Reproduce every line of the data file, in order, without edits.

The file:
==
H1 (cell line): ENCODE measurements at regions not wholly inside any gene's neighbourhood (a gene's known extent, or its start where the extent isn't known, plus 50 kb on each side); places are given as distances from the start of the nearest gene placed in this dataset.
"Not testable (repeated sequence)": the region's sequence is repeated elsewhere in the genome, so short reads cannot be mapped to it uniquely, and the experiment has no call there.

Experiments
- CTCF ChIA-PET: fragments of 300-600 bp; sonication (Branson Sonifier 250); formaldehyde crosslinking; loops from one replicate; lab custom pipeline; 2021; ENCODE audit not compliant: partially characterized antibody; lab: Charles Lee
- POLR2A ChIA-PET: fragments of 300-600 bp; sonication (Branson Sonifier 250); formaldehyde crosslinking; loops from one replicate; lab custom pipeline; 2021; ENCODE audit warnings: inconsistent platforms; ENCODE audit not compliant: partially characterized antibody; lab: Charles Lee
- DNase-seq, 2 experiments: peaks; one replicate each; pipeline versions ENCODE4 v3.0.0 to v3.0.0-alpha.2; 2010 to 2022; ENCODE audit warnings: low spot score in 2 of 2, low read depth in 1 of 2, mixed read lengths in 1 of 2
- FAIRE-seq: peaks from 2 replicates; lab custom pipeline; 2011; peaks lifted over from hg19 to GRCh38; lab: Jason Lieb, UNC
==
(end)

H1 (cell line): ENCODE measurements at regions not wholly inside any gene's neighbourhood (a gene's known extent, or its start where the extent isn't known, plus 50 kb on each side); places are given as distances from the start of the nearest gene placed in this dataset.
"Not testable (repeated sequence)": the region's sequence is repeated elsewhere in the genome, so short reads cannot be mapped to it uniquely, and the experiment has no call there.

Experiments
- CTCF ChIA-PET: fragments of 300-600 bp; sonication (Branson Sonifier 250); formaldehyde crosslinking; loops from one replicate; lab custom pipeline; 2021; ENCODE audit not compliant: partially characterized antibody; lab: Charles Lee
- POLR2A ChIA-PET: fragments of 300-600 bp; sonication (Branson Sonifier 250); formaldehyde crosslinking; loops from one replicate; lab custom pipeline; 2021; ENCODE audit warnings: inconsistent platforms; ENCODE audit not compliant: partially characterized antibody; lab: Charles Lee
- DNase-seq, 2 experiments: peaks; one replicate each; pipeline versions ENCODE4 v3.0.0 to v3.0.0-alpha.2; 2010 to 2022; ENCODE audit warnings: low spot score in 2 of 2, low read depth in 1 of 2, mixed read lengths in 1 of 2
- FAIRE-seq: peaks from 2 replicates; lab custom pipeline; 2011; peaks lifted over from hg19 to GRCh38; lab: Jason Lieb, UNC